College-bound students in the U.S. have learned a few things about classroom transitions. For most of them, the move from elementary school to middle school meant more classes, new challenging academic content, and harder homework. In turn, the move from middle school to high school brought a similar transition: additional classes, more complex academic material, and even harder homework. It’s logical, then, that students would expect the college classroom experience to be just like the high school one, only bigger. But that is not the case – the college academic experience is entirely different, filled with new routines, policies, and expectations for professionalism and self-sufficiency.
1. Time inside the classroom: more freedom, new responsibilities
High school students spend approximately 35 hours per week in a classroom, shifting every 40 to 90 minutes to different classes in up to seven varied academic areas. When extracurricular activities and family responsibilities are added, high school students have very limited unscheduled time.
In college, these same students will spend only a fraction of that time in class—most commonly 12-15 hours per week, distributed over four or five different academic courses. New college students are often pleased by the number of non-classroom hours they have each week, allowing time for socializing, clubs, jobs/internships, volunteering, and athletics. It also means that there are many more unaccounted free hours to spend scrolling social media, sleeping, or binge-watching. Well-managed free time in college is crucial for student success.
2. The weekly academic schedule: transitioning from routine to varied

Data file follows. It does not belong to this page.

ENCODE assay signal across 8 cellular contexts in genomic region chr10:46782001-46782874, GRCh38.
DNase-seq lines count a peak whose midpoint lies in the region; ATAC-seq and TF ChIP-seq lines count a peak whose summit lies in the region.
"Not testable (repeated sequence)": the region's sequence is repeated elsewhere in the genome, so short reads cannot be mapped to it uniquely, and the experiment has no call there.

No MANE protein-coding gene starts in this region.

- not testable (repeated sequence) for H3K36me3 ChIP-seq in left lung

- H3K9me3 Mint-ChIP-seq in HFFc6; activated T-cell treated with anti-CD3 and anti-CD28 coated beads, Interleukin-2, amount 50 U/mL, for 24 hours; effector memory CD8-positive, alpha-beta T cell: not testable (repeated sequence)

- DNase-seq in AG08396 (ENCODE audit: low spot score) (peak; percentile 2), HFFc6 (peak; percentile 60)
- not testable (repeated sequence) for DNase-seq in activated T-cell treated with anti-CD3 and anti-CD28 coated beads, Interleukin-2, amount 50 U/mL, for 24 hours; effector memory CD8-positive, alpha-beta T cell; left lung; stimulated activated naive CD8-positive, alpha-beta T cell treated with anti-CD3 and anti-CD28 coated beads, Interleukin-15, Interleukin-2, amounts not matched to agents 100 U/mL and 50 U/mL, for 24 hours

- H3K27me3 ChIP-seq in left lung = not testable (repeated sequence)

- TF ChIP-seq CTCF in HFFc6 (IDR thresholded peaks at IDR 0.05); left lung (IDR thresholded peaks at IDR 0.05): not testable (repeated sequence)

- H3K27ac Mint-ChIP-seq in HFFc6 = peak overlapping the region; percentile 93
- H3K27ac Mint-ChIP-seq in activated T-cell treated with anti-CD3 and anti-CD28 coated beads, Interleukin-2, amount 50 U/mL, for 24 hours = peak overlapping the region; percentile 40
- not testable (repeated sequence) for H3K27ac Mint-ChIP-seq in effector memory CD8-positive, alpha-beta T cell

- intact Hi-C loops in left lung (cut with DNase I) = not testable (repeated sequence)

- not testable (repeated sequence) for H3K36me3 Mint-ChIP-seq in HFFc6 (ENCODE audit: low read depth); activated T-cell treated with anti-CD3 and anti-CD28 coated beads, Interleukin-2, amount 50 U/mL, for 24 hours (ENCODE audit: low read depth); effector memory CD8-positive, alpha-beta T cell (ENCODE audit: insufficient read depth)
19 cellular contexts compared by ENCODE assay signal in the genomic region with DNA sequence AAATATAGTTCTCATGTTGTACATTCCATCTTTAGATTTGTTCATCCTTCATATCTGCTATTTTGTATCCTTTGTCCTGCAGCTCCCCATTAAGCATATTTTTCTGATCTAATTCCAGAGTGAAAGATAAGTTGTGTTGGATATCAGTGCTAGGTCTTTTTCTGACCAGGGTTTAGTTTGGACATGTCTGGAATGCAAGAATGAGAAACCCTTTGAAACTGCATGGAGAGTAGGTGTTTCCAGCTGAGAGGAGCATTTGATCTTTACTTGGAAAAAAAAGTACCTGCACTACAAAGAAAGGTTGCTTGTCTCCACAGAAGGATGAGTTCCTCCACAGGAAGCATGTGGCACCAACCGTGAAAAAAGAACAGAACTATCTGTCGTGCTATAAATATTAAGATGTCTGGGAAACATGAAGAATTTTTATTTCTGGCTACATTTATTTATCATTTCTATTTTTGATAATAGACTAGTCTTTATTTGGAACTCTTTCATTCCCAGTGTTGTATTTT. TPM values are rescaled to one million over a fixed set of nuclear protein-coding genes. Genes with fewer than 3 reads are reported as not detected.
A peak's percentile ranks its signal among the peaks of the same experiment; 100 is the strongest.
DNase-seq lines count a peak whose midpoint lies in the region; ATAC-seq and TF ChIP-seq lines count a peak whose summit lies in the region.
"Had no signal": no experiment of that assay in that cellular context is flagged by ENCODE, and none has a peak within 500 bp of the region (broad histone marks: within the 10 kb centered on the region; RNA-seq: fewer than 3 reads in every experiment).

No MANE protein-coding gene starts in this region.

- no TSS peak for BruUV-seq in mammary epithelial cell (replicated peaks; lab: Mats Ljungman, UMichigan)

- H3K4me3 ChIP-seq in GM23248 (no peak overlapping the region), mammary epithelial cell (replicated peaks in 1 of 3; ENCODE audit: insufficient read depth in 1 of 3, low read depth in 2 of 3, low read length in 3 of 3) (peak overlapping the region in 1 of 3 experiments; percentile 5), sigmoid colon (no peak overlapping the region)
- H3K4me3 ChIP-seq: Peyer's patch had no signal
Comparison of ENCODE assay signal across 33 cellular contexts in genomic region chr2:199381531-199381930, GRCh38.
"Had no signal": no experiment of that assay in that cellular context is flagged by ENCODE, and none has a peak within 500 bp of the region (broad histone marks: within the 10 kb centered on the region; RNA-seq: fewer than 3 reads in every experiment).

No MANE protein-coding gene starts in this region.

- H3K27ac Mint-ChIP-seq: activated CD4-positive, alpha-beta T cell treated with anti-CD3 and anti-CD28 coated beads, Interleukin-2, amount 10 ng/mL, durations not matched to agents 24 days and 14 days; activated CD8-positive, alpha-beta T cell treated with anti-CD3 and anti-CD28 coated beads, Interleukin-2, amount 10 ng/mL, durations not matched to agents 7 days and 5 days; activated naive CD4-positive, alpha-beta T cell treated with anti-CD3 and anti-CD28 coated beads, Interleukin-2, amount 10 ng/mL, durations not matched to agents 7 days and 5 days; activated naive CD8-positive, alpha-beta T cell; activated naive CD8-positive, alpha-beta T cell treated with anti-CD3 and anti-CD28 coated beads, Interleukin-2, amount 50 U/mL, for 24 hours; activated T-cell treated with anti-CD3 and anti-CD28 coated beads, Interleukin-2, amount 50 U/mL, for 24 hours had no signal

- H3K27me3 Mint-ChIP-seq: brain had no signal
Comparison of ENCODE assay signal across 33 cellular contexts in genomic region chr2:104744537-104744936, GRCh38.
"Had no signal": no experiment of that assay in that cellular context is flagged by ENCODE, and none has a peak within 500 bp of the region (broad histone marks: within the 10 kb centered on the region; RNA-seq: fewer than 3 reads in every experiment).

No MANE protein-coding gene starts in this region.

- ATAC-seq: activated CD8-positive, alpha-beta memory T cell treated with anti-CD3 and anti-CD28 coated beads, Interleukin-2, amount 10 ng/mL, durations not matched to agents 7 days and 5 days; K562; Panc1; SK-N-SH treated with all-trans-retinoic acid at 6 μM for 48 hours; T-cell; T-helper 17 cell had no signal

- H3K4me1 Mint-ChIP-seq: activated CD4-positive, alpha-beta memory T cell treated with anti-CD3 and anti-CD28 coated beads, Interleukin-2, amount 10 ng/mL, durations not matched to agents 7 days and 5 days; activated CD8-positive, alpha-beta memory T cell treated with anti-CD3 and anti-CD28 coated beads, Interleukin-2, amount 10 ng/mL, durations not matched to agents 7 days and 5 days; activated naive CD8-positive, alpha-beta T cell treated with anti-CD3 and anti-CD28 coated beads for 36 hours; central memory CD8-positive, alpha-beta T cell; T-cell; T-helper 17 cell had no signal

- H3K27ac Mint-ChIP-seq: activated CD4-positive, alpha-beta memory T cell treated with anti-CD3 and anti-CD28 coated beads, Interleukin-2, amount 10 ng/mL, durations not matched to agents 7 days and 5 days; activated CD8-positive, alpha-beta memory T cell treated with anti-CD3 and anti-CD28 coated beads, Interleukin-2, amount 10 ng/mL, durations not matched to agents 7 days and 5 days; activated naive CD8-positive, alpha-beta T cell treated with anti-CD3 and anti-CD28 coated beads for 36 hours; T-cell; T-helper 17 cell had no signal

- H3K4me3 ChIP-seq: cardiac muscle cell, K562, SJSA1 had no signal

A high school schedule changes little from one day to the next: classes begin and end at the same time, a bell indicates a change in identical-length classes, and a lunch time is assigned. Students usually have little control over their academic schedule or the teachers to whom they are assigned.
In contrast, the college student’s schedule looks very different from one day to the next. The student has enormous control over their course selection as well as autonomy to select meal times and extra-curricular activities. College classes will meet between one and five times per week for varied lengths of time. Some days may be quite busy, filled with back-to-back classes, while other days might be class-free.
3. Studying and reading: shifting from assessment to knowledge
In high school, studying usually means preparing for a test. Much of the academic focus in high school is on grades, as a student’s GPA is a crucial element of their college applications. In high school, studying and reading are a means to an end: study to do well on the test; read to find the correct answer. Sadly, many students graduate from high school without the study skills they will need in college.
In contrast, studying and reading in college are about acquiring knowledge, not just to prepare for assignments. Professors will teach classes with the assumption that students have kept up with the assigned materials; they rarely use class time to explain readings or homework. While it is true that college students attend fewer hours of class time than they did in high school, they are assigned many more pages of weekly reading, encouraged to routinely study on their own, and are expected to seek help from professors, teaching assistants, or other campus academic reources if needed.